Source | LinkedIn | Kevin Sinnott – Managing Director at Sonder Consultants
I remember when I first left my job and the rollercoaster of emotions I felt before making that decision. On the one hand, I was pumped with the belief that I was doing the right thing and finally heading in the right direction in my life. On the other hand, there was this lingering element of self-doubt that taunted me as I broke the news to my partner, family, friends and colleagues. As a person who always attacks the day with positivity, I seemed happy – I was. So why was I leaving? Why was I making this big career change?
Millions of thoughts ran through my mind. More money? Better role? Career progression? But I am happy, right? One thing I’ve learned since then is that change, no matter how big or small, will always be surrounded by some form of doubt. Warning – do not listen to them.
The day I left the comfort of my old job is that day I decided to jump. I realised that I had lost that feeling you get when you walk through the glass doors of your building, not knowing how the day will unfold – the excitement and passion that I had when I first started. And I missed it. Dearly. While it’s now hard to articulate that feeling, I knew that I needed that sense of excitement in my life again.
Have you ever asked yourself the question “what is your dream job?” I have, and it is safe to say that the job specification is so broad that a person containing half the DNA of Neil Armstrong and half the DNA of Sir Richard Branson would find it difficult to keep up with.
For that reason, I would never ask that question to someone looking for their next career opportunity. Instead, I would ask “what do you look for in a company?” Personally, I have never been one to take orders well. Rather, I like to be at the forefront of everything. I believe the most important factor for an employee to truly love their job is for them to value their company, to feel a sense of pride representing their company outside of the office. To value the ethos and brand that their company projects. Working every day and not necessarily loving every minute of the work is fine, so long as you believe in the company you work for and the people you work with.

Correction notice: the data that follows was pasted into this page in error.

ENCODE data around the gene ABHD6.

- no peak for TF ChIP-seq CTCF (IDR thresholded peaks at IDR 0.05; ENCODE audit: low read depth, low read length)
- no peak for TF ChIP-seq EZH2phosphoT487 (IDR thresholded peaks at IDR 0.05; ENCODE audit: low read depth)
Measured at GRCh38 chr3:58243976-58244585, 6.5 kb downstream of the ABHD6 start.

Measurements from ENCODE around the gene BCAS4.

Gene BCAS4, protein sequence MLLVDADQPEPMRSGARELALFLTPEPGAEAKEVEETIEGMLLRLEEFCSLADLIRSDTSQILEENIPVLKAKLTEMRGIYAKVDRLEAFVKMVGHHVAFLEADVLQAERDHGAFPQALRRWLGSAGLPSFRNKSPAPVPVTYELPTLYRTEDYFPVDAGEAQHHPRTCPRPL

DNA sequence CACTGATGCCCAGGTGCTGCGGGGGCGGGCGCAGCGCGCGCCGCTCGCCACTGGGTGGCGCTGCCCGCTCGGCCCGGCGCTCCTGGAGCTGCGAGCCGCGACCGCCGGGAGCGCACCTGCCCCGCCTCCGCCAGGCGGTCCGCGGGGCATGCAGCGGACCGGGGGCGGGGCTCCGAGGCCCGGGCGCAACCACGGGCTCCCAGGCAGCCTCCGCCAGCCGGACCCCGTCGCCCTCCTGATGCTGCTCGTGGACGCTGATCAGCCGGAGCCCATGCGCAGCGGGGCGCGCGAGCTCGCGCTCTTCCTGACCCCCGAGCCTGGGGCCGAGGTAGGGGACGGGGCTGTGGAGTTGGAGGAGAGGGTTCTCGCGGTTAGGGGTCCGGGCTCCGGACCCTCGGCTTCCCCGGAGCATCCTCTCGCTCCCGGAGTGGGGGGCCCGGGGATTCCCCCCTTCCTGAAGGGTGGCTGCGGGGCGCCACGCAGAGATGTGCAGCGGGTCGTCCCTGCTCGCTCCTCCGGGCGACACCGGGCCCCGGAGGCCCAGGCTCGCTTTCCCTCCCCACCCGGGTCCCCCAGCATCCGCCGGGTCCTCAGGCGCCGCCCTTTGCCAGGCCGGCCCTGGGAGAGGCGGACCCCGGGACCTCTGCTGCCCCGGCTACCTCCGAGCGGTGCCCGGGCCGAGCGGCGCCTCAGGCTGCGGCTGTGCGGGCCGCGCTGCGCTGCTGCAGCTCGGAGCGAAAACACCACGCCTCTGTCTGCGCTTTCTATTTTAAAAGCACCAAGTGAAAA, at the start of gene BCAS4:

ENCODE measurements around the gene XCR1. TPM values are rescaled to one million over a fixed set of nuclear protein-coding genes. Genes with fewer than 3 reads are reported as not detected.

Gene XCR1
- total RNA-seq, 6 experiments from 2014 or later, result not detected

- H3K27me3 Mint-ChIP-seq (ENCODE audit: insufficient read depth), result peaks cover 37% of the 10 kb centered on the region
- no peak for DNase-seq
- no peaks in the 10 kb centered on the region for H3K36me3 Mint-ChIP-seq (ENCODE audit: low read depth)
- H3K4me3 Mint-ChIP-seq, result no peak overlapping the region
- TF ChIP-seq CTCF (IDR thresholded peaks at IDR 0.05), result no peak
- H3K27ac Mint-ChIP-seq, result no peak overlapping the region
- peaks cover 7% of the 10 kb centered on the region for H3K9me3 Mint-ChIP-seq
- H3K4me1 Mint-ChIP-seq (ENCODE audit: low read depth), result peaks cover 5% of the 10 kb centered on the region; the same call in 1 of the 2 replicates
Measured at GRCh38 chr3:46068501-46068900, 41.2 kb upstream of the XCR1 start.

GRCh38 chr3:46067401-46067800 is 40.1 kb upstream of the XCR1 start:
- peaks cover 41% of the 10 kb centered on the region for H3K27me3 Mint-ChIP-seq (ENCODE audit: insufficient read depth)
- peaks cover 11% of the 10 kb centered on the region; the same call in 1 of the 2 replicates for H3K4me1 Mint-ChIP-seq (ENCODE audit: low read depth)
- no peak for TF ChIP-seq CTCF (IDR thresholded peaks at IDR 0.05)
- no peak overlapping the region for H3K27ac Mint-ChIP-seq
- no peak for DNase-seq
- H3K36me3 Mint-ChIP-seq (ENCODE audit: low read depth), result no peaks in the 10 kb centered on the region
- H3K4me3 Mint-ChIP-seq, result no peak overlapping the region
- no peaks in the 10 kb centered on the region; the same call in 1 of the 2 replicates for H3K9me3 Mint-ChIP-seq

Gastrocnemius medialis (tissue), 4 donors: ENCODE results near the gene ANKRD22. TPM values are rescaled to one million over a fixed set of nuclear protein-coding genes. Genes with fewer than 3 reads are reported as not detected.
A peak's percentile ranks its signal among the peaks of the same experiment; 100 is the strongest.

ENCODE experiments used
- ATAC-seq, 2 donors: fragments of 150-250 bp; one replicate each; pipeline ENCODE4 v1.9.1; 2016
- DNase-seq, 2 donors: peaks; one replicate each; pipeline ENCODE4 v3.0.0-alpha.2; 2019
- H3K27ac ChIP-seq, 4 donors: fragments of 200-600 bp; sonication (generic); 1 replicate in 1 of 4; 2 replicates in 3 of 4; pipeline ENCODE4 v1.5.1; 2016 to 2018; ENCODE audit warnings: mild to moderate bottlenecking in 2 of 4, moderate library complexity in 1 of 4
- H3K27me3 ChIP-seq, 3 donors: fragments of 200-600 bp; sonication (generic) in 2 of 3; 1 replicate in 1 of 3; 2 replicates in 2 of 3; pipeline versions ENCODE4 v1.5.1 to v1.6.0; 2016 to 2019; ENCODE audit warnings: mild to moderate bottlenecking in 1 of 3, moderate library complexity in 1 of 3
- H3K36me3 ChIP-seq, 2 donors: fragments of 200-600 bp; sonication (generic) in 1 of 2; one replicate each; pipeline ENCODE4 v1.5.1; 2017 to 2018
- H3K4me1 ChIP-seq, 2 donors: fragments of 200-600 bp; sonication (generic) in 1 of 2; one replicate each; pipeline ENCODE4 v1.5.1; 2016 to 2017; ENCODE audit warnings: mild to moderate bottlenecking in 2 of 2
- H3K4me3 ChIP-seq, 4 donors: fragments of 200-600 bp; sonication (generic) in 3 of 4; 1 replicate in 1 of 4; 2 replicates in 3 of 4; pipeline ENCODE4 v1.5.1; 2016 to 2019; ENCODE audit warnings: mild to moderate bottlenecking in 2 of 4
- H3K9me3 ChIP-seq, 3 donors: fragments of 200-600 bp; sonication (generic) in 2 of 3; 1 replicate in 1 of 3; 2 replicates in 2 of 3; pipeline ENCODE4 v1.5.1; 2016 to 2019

As Steve Jobs once cleverly advised, “Don’t let the noise of others’ opinions drown out your own inner voice….have the courage to follow your heart and intuition. They somehow already know what you truly want to become.”
Follow your instinct! I can’t tell you the amount of times people have asked me for advice when deep down they already know the answer. Essentially, all they are looking for is reassurance. Be brave, and follow your instinct – it’s yours for a reason and everyone’s journey is different.